Barry Posen on risking escalation and scrutinizing plan

Barry Posen on risking escalation and scrutinizing plan

CIMSEC discussed the 1980s Maritime Strategy with Professor Barry Posen of MIT, who at the time emerged as a challenger of some of the strategy’s precepts. In this discussion, Posen discusses the possibly escalatory nature of the strategy, the nuclear risks involved, and how operational war plans deserve to be scrutinized by civilian policymakers. This article was first published here

March 25, 2021 | Center for International Maritime Security | Dmitry Filipoff
September 30, 1987 – Crew members prepare to go ashore from an Ohio class nuclear-powered ballistic missile submarine (National Archive photo by PH1 Harold J. Gerwien)
March 25, 2021

What were your thoughts on the Maritime Strategy when it published during the 1980s?

I had two views because it was both a surface and air warfare strategy, and an undersea warfare strategy. The surface warfare aspects, especially the plan to move aircraft carriers north to strike the Kola Peninsula, seemed absurdly risky to the ships given the minor gains to be had from those airstrikes. The forward anti-submarine warfare (ASW) operations against Soviet ballistic missile submarines (SSBNs) struck me as needlessly escalatory. The purpose of “Flexible Response” was to prolong the conventional phase of the war. Conventional strikes on Soviet SSBNs turned the conventional phase into the first phase of a counterforce nuclear attack. I was concerned that the Russians might see it that way, and perhaps use nuclear weapons to warn the U.S. to back off. No nuclear-armed country likes losing its secure second-strike capability.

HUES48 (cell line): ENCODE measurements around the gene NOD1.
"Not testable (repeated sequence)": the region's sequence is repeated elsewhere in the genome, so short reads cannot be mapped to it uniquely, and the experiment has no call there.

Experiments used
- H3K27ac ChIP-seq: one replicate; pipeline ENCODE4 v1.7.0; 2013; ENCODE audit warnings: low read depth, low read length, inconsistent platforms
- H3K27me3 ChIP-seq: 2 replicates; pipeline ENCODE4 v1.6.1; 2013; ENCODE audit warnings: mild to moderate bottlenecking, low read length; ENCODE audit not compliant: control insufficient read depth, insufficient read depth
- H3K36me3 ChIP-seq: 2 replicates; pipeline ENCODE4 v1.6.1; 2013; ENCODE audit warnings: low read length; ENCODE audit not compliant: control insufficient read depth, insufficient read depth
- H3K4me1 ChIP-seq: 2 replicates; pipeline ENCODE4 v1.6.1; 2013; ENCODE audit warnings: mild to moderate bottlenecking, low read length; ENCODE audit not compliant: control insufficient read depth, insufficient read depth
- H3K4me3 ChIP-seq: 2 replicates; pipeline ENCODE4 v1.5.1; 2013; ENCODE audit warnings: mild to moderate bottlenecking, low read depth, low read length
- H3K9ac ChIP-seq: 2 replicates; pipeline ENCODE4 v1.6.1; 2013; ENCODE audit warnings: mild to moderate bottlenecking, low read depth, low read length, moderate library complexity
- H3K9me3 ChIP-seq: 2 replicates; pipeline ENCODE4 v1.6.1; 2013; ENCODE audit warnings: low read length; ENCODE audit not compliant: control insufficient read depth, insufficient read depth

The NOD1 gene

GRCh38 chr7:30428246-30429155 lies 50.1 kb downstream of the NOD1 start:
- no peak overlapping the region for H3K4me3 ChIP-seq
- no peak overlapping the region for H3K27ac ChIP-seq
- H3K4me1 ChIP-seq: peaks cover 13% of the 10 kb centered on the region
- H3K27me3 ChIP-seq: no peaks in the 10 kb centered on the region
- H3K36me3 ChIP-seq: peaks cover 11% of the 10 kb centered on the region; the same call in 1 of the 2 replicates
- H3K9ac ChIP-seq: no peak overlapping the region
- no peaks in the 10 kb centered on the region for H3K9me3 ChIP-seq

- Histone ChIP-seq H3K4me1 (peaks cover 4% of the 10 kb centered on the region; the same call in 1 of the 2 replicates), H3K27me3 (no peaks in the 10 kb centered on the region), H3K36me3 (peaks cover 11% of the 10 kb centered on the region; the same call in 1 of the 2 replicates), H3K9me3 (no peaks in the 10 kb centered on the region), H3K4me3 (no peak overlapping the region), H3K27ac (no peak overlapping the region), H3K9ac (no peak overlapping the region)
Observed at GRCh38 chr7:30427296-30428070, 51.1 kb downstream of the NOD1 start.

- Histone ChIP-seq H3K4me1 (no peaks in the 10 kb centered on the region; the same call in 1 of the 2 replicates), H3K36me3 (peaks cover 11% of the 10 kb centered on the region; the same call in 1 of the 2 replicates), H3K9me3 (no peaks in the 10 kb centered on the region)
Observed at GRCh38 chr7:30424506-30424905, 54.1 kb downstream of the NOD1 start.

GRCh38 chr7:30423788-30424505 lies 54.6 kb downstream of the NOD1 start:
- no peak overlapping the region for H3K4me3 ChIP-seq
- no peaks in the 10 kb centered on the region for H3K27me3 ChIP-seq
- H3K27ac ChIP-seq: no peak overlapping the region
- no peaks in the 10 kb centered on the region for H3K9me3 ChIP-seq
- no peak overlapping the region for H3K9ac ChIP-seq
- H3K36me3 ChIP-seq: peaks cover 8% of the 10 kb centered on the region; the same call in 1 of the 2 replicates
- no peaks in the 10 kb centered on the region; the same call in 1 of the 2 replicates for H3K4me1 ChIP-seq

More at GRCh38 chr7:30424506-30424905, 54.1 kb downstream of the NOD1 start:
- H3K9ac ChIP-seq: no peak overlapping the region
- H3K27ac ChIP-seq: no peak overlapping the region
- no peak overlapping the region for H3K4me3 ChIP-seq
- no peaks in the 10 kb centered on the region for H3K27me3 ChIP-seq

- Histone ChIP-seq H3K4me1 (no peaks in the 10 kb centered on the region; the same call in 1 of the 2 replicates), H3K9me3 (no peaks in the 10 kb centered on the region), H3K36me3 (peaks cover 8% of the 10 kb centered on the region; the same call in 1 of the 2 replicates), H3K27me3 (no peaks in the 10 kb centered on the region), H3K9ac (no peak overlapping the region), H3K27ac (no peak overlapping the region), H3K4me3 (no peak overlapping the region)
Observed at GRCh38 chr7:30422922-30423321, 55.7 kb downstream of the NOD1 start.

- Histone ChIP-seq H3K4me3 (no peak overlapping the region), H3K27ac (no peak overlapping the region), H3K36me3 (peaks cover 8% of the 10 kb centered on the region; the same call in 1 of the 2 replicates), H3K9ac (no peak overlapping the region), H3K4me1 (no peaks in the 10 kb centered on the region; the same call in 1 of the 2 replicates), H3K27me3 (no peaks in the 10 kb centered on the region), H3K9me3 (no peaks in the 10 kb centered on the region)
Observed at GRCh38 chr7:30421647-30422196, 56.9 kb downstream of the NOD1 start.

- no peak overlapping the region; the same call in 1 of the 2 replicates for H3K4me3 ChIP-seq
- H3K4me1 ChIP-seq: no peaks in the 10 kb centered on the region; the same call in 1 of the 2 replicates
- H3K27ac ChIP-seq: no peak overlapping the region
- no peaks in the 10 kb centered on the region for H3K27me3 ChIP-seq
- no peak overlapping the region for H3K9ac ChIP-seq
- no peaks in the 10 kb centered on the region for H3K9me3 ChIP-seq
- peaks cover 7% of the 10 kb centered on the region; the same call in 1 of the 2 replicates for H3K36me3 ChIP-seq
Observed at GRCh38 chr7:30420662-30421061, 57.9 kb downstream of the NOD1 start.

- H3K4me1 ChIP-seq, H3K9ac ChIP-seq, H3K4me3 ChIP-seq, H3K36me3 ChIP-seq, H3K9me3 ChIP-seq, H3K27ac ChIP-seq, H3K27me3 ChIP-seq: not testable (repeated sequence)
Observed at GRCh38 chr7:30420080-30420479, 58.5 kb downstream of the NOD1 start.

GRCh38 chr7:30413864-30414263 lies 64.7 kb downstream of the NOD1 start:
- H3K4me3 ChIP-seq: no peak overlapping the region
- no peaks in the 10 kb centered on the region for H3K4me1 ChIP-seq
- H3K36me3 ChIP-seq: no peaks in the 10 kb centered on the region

Did the offensive spirit of the Maritime Strategy adversely affect deterrence and escalation dynamics?

It is hard to know what were the effects on deterrence. The advocates thought the threat helped deter by increasing the risks the Soviet would run in a large-scale conventional attack on the West. I am unaware of any deep dive into Russia’s (Soviet) archives that would answer the question of whether it worked that way. I feared that it would intensify escalation dynamics in many ways. Fortunately we never ran the experiment.

How do you think the Maritime Strategy was received by allies and the Soviet Union, and how would you explain their reactions?

I think the Soviets knew exactly what the U.S. Navy was going to do. That is why they planned to turn the Barents Sea into a defended bastion. (They probably also had pretty good naval intelligence during that period through the Walker spy ring.) I don’t know what most U.S. allies thought about the strategy. Insofar as they were always worrying about nuclear decoupling, they probably liked the U.S. threat and thought it enhanced deterrence. Whether they would have questioned going through with it in the event deterrence failed is another question. I do remember the Norwegians were so happy to hear that the U.S. was coming that they did not wish to ask too many questions about why.

What alternative would you have advocated for in terms of strategy and how American naval power might be applied?

The U.S. and its allies had a very effective system of ASW barriers between the Soviet bases in the Kola Peninsula and the Atlantic sea lines of communication. One argument for threatening Soviet SSBNs was that it tied down their attack submarines defending the bastion. My view was that the very existence of U.S. SSNs created a contingent threat to the bastion no matter what we did. Therefore the Soviets would not risk their best submarines running the barriers off the North Cape and the GIUK gap, or even the convoy escorts to try to sink resupply shipping. I would have relied more on those barriers and held the SSN offensive in reserve. My estimate at the time, however, was that the Navy was so invested in the offensive that they would not hold back. Indeed, because finding Soviet SSBNs was much easier if you could trail them as they deployed, my fear was that the U.S. Navy’s search for tactical leverage would lead them to advocate a crisis surge of SSNs into the Barents. This would have accelerated the pace of any crisis and might have produced an entirely unnecessary war.